Sleep schedules are like the food you eat. Cleaning up your diet can make your whole body feel better, and intentionally working to fix your sleep schedule can improve your overall health and well-being.
If one of your problems is a bed that you just can’t get comfy on, it’s time to ditch that old mattress and invest in better sleep.
Leesa wants to help you get great sleep with a high-quality memory foam mattress, like our Leesa Original. But a good mattress is just the start. Leesa mattresses work best with a good sleep schedule. Check out our tips on how to fix your sleep schedule and get your best night’s sleep every night.
Causes and Signs of a Poor Sleep Schedule
Sometimes the signs of a poor sleep schedule go unnoticed. We get so used to them that it becomes our normal state of being. If you find yourself chugging coffee or craving sugar all day, that’s a sign that your body is low on energy and isn’t getting the quality rest it needs. Brain fog, difficulty focusing or concentrating, and irritability are also signs that it’s time to fix your sleep schedule.
Poor sleep schedules are often the result of obvious bad habits that we’ve adopted over the years, like regularly staying up too late watching the newest season of our favorite show. But other causes are more subtle, and you may not realize how much they’re affecting your sleep.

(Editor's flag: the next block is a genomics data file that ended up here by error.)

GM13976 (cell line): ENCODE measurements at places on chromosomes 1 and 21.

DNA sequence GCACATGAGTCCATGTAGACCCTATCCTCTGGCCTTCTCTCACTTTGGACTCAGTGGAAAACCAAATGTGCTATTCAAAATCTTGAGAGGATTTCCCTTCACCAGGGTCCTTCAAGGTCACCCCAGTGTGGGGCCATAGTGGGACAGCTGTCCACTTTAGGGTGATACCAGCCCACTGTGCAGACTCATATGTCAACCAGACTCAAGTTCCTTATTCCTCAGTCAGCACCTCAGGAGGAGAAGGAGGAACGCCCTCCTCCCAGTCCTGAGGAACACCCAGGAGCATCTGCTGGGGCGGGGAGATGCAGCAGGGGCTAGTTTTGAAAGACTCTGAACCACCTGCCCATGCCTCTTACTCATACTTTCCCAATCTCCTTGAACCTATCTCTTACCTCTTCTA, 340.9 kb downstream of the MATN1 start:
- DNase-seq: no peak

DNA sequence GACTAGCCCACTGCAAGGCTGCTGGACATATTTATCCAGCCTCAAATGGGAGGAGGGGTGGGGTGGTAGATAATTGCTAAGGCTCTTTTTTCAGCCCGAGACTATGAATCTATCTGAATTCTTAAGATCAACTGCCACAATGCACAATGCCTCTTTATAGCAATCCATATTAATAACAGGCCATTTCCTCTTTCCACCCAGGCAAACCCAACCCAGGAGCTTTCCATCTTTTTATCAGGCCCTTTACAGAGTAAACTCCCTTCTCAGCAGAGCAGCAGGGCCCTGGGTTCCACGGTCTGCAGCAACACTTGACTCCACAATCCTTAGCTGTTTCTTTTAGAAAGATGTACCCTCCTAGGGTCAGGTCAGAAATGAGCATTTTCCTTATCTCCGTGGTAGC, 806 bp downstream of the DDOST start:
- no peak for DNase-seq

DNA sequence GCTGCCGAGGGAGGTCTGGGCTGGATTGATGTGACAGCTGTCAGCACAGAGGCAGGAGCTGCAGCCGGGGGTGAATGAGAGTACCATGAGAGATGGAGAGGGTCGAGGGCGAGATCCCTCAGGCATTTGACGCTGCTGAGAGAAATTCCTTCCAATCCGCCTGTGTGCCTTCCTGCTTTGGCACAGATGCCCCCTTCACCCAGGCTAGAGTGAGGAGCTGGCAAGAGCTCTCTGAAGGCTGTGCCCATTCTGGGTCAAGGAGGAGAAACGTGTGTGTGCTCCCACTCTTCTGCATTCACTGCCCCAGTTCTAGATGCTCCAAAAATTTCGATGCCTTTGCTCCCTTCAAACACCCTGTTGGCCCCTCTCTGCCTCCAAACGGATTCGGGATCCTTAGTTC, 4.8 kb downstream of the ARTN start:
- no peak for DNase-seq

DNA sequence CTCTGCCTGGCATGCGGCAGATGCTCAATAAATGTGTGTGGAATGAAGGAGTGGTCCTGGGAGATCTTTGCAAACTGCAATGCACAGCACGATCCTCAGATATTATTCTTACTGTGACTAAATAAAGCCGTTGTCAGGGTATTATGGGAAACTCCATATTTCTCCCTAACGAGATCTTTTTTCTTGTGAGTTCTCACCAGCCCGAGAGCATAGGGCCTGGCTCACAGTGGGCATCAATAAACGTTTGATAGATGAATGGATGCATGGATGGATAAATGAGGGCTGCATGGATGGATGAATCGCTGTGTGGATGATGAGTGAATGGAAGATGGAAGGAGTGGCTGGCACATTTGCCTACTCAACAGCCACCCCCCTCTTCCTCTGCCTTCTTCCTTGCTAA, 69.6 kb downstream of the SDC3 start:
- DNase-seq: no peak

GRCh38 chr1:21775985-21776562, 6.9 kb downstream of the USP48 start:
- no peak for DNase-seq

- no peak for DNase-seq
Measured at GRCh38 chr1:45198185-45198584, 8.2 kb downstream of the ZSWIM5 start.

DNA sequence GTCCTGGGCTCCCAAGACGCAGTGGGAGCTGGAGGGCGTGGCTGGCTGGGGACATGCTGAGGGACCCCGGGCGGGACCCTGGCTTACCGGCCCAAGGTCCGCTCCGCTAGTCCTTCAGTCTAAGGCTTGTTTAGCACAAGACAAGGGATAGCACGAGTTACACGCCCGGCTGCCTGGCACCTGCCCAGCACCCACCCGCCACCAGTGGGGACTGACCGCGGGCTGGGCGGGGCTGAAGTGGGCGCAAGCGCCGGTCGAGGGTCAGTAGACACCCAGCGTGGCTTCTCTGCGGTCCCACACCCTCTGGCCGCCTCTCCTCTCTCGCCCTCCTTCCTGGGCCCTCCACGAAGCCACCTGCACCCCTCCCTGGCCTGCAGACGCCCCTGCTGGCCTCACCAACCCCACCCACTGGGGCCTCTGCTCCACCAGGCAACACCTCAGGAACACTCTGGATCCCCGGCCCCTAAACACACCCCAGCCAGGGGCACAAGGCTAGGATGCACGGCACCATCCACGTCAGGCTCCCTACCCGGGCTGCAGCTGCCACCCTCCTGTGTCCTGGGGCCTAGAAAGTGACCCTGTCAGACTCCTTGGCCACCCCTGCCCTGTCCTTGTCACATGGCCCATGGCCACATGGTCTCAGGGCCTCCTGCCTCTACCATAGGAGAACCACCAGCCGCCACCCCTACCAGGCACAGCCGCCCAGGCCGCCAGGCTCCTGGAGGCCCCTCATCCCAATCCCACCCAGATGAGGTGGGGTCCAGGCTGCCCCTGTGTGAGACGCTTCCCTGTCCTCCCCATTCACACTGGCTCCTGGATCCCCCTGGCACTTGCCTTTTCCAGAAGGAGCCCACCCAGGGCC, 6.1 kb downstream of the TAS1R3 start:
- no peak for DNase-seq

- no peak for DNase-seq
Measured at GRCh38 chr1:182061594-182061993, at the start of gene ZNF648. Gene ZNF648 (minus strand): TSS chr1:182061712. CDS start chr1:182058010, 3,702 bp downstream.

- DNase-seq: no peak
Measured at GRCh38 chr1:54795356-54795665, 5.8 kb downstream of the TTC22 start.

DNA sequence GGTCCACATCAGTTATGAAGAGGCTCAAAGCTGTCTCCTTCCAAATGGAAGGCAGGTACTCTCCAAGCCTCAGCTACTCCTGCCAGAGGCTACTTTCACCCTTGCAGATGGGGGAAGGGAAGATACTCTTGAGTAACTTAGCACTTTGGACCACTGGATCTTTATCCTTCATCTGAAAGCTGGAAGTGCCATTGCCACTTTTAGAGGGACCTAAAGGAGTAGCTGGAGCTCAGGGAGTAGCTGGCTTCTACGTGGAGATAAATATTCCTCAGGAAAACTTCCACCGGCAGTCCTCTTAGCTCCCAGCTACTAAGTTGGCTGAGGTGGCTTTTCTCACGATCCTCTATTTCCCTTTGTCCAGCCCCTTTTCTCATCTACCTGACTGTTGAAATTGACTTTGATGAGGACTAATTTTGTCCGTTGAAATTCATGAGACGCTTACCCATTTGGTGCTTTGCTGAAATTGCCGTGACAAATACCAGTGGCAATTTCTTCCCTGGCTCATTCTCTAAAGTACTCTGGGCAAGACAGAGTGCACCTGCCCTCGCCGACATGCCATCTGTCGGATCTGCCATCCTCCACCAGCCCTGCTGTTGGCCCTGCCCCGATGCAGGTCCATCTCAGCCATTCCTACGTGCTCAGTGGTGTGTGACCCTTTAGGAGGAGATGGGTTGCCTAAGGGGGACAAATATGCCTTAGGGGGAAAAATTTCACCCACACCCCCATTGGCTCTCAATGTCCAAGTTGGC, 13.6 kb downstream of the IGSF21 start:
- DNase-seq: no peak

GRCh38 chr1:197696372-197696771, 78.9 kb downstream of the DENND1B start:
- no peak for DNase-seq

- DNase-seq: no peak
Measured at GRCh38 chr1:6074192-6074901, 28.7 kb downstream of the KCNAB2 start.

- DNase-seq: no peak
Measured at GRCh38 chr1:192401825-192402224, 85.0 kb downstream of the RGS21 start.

These are some of the most common reasons why people have trouble falling asleep and staying asleep:
Jet lag and travel—Traveling across time zones can throw off your body’s internal clock, disrupting your sleep schedule.
Shift work—Regular night shifts or shifts at varying times can also affect your body’s natural circadian rhythm.
Artificial light exposure—Too much exposure to artificial light, especially before bedtime, can keep your body from producing melatonin, a hormone that is essential for sleep.
Caffeine and energy drinks—If you’re downing caffeine to stay awake during the day, it can make it harder for you to fall asleep at night.
Stress and anxiety—This is a big one. Stress causes your mind to race at night, keeping it from shutting down for sleep.
Tips to Fix your Sleep Schedule
If you’re ready to fix your sleep schedule and get consistent quality sleep, start incorporating these tips. Remember, small changes can make a big difference. Over time, these changes will become habits, and you’ll be on your way to fantastic sleep.
Tip 1: Create a relaxing bedtime routine.
A consistent, relaxing bedtime routine preps your mind and body for sleep. But don’t forget that artificial light will keep your mind alert. So put down that phone, shut off the TV, and find a calming activity that relaxes you.